A University of Bath study has discovered men become increasingly anxious in line with the extent to which their wives’ earnings exceed 40 per cent of the total household income.
The survey of more than 6,000 heterosexual couples in the US showed that while husbands experienced anxiety when they were the sole breadwinner, becoming less stressed as their spouse’s earnings went up to 40 per cent of household income, they became increasingly uncomfortable once their wives’ salaries increased past this point. Husbands were most stressed if they were entirely financially dependent on their partner.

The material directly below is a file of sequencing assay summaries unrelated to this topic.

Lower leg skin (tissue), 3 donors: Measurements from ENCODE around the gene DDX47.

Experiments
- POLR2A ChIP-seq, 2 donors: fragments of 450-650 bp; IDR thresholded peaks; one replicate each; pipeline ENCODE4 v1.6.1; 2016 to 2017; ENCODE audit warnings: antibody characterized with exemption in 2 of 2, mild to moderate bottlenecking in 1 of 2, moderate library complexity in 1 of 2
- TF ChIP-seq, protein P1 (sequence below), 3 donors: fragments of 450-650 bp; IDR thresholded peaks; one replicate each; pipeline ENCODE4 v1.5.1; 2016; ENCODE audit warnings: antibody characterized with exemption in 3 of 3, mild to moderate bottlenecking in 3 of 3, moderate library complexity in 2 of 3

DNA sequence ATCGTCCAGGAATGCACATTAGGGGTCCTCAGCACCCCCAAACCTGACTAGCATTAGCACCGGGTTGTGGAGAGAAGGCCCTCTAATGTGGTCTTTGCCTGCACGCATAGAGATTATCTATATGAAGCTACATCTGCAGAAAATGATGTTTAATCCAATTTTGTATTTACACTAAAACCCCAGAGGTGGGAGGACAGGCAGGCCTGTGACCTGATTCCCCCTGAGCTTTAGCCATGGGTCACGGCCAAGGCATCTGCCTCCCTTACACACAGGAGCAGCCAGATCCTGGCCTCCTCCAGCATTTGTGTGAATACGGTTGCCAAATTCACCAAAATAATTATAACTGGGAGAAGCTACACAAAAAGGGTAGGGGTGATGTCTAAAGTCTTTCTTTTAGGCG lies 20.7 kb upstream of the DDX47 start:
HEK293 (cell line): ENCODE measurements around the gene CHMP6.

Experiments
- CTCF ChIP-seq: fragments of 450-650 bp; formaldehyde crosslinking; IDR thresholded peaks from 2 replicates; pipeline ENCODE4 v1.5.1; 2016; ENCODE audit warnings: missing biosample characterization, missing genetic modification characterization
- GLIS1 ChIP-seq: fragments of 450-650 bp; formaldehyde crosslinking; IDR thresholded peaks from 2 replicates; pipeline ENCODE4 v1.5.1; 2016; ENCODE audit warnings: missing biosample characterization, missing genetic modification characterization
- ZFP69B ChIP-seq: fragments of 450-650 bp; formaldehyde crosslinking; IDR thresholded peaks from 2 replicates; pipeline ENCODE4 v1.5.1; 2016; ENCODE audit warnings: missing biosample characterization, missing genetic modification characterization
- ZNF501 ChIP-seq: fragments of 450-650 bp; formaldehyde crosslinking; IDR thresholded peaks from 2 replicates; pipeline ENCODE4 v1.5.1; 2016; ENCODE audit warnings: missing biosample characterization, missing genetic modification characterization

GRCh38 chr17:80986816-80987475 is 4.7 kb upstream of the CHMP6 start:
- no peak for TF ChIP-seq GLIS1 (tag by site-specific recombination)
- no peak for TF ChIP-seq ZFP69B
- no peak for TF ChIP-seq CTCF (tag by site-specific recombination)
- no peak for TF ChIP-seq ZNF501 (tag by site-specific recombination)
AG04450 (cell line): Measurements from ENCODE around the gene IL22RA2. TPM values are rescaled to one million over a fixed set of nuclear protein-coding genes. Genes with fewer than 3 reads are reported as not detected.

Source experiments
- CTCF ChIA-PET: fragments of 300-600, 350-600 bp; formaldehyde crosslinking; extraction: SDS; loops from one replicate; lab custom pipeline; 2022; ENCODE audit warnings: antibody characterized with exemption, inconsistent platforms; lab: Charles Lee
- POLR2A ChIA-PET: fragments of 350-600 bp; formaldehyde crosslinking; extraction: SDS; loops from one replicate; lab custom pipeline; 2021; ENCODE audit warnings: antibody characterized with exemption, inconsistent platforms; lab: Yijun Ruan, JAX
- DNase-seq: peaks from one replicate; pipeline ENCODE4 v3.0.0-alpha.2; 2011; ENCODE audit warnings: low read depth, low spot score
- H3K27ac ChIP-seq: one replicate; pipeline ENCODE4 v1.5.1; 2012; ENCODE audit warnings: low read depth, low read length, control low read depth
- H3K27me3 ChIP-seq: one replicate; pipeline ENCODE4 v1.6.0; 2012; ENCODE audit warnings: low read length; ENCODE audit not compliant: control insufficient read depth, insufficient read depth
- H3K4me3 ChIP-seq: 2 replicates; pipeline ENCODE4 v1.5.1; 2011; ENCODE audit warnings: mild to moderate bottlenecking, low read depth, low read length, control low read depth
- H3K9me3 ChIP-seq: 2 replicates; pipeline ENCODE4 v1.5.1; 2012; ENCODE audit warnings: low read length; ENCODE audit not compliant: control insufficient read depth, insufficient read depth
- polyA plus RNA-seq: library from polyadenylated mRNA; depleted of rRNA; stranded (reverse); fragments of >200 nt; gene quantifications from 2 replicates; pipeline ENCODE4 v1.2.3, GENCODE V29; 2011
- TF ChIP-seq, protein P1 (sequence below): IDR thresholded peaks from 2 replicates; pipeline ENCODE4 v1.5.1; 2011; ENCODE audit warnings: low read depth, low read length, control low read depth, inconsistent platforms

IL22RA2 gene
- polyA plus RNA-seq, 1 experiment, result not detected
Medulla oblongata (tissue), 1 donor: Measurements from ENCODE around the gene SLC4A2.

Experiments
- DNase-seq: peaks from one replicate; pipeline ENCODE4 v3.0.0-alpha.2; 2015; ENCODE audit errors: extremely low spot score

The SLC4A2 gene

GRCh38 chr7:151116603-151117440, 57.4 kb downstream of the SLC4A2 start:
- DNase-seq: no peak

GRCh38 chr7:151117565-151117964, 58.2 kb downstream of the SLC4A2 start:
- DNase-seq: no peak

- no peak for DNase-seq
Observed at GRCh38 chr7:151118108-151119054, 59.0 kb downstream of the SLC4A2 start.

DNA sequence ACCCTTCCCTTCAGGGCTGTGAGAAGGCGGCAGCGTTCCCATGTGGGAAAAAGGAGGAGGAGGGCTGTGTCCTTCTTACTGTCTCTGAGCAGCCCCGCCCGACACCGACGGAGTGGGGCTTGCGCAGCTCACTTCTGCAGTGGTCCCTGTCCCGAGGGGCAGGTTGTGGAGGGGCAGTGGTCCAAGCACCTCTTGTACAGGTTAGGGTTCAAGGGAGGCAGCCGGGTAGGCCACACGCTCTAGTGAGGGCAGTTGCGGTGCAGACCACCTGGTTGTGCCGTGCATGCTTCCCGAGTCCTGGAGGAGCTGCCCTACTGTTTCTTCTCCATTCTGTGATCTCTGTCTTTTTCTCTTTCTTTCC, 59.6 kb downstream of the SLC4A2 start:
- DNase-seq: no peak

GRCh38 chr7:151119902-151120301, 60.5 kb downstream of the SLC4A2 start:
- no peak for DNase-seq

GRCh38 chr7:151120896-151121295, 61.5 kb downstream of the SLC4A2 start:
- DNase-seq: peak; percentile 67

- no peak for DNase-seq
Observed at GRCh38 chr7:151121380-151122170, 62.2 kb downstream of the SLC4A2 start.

The study’s author, Dr Joanna Syrda, economist at the University of Bath’s School of Management, said the findings suggested that “social norms about male breadwinning… can be dangerous for men’s health”, and warned “persistent distress can lead to many adverse health problems, including physical illness and mental, emotional and social problems”.
The study noted men did not suffer the same psychological consequences if their wife was the higher earner before their marriage.
According to the Pew Research Centre in the US, just 13 per cent of married women earned more than their husbands in 1980, but this had escalated to almost a third by 2017.